“But if you ask me the thing we need to be ramping up, it’s axions. Because the axion has to be there, or we have other problems.”

Around the time the axion was proposed, physicists were developing a theory called Supersymmetry, which called for a partner for every known particle.

Standard Model of Supersymmetry via DESY

The newly proposed dark matter candidate called a WIMP—or weakly interacting massive particle—fit beautifully with the theory of Supersymmetry, making physicists all but certain they’d both be discovered.

Even more promising was that both the supersymmetric particles and the theorized WIMPs could be detected at the Large Hadron Collider at CERN.


CERN map

CERN LHC Maximilien Brice and Julien Marius Ordan

CERN LHC particles



CERN ATLAS Image Claudia Marcelloni CERN/ATLAS





“People just knew nature was going to deliver supersymmetric particles at the LHC,” says University of Washington physicist Leslie Rosenberg. “The LHC was a machine built to get a Nobel Prize for detecting Supersymmetry.”

Experiments at the LHC made another Nobel-worthy discovery: the Higgs boson. But evidence of both WIMPS and Supersymmetry has yet to appear.

Peter Higgs

CERN CMS Higgs Event May 27, 2012

CERN ATLAS Higgs Event

Axions are even trickier than WIMPs. They’re theorized to be extremely light—a millionth of an electronvolt or so, about a trillion times lighter than the already tiny electron—making them next to impossible to produce or study in a traditional particle physics experiment. They even earned the nickname “invisible axion” for the unlikeliness they’d ever be seen.

But axions don’t need to be made in a detector to be discovered. If axions are dark matter, they were created at the beginning of the universe and exist, free-floating, throughout space. Theorists believe they also should be created inside of stars, and because they’re so light and weakly interacting, they’d be able to escape into space, much like other lightweight particles called neutrinos. That means they exist all around us, as many as 10 trillion per cubic centimeter, waiting to be detected.

In 1983, newly minted physics professor Pierre Sikivie decided to tackle this problem, taking inspiration from a course he had just taught on electromagnetism. Sikivie discovered that axions have another unusual property: In the presence of an electromagnetic field, they should sometimes spontaneously convert to easily detectable photons.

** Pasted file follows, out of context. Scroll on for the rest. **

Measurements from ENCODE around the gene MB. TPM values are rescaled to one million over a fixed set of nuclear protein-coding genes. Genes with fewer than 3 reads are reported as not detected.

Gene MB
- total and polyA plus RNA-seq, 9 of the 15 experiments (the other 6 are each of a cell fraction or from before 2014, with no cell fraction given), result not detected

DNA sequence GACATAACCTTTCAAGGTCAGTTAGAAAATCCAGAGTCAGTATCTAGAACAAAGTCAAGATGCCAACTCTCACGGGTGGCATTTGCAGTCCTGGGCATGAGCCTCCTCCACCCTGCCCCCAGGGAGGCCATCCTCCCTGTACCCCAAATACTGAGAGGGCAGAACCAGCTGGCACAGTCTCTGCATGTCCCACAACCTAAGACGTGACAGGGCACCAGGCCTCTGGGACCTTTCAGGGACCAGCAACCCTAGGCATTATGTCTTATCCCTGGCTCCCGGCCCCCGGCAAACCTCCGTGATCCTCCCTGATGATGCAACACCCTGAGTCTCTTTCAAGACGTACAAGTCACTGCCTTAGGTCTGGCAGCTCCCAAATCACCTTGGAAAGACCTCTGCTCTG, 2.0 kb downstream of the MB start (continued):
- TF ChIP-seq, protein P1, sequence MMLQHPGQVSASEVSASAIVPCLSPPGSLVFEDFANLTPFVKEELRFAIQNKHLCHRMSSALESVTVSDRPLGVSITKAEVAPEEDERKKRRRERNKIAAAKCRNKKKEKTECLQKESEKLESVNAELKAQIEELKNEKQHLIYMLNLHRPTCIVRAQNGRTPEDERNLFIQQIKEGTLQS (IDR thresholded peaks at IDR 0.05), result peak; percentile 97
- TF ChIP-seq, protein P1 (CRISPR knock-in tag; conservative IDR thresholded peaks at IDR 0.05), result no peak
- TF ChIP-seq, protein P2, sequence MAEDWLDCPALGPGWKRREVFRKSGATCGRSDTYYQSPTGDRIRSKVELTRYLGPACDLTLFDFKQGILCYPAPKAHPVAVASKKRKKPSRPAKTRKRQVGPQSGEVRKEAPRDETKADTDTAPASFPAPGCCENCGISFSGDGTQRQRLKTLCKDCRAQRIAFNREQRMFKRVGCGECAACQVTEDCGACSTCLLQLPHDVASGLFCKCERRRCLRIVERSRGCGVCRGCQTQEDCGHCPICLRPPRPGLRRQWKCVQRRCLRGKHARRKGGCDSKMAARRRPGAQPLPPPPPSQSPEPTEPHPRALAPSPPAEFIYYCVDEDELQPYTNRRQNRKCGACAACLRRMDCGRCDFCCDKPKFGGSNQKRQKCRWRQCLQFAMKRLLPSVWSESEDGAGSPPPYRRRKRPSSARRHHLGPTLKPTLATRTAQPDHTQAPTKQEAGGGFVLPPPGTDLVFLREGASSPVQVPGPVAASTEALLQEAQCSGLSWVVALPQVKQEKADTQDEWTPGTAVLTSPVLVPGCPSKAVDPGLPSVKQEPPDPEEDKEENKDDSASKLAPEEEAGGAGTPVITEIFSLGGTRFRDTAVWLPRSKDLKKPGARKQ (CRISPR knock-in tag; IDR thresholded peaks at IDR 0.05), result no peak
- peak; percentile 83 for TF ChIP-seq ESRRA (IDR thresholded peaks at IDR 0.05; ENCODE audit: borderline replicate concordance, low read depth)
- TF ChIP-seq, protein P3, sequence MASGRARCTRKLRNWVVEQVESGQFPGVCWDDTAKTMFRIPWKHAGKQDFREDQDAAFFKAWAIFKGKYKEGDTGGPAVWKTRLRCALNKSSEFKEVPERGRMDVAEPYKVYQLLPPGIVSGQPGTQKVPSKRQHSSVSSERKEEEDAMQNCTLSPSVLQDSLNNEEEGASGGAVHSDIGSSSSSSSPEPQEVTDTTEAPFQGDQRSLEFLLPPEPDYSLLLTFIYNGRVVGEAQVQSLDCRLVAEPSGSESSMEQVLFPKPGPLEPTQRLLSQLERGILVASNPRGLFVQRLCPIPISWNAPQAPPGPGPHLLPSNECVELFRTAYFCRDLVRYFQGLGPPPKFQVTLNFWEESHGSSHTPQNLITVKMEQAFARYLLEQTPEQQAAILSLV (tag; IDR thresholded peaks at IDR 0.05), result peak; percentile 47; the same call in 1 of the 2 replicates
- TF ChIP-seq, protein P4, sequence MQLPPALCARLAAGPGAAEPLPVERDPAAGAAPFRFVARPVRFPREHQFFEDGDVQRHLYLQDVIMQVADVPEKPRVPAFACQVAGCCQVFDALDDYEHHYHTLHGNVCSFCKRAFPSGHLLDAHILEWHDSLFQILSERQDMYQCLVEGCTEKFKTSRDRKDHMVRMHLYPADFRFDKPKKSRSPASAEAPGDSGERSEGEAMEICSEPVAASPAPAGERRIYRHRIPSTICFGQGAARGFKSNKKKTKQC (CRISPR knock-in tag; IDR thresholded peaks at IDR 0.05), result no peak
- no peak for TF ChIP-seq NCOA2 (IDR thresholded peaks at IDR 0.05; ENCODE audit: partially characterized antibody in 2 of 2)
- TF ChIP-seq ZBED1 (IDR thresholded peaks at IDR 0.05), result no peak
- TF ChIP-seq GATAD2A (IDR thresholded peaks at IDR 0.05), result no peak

“What I found is that it was impossible or extremely difficult to produce and detect axions,” Sikivie says. “But if you ask a less ambitious goal of detecting the axions that are already there, axions already there either as dark matter or as axions emitted by the sun, that actually became feasible.”

When Rosenberg, then a postdoc working on cosmic rays at the University of Chicago, heard about Sikivie’s breakthrough—what he calls “Pierre’s Great Idea”—he knew he wanted to dedicate his work to the search.

“Pierre’s paper hit me like a rock in the head,” Rosenberg says. “Suddenly, this thing that was the invisible axion, which I thought was so compelling, is detectable.”

Rosenberg began work on what’s now called the Axion Dark Matter Experiment, or ADMX. The concept behind the experiment is relatively simple: Use a large magnet to create an electromagnetic field, and wait for the axions to convert to photons, which can then be detected with quantum sensors.

When work on ADMX began, the technology wasn’t sensitive enough to pick up the extremely light axions. While Rosenberg kept the project moving forward, much of the field has focused on WIMPs, building ever-larger dark matter detectors to find them.

But neither WIMPs nor supersymmetric particles have been discovered, pushing scientists to think creatively about what happens next.

“That’s caused a lot of people to re-evaluate what other dark matter models we have,” says University of Michigan theorist Ben Safdi. “And when people have done that re-evaluation, the axion is the natural candidate that’s still floating around. The downfall of the WIMP has been matched exactly by the rise of axions in terms of popularity.”

See the full article here .


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Symmetry is a joint Fermilab/SLAC publication.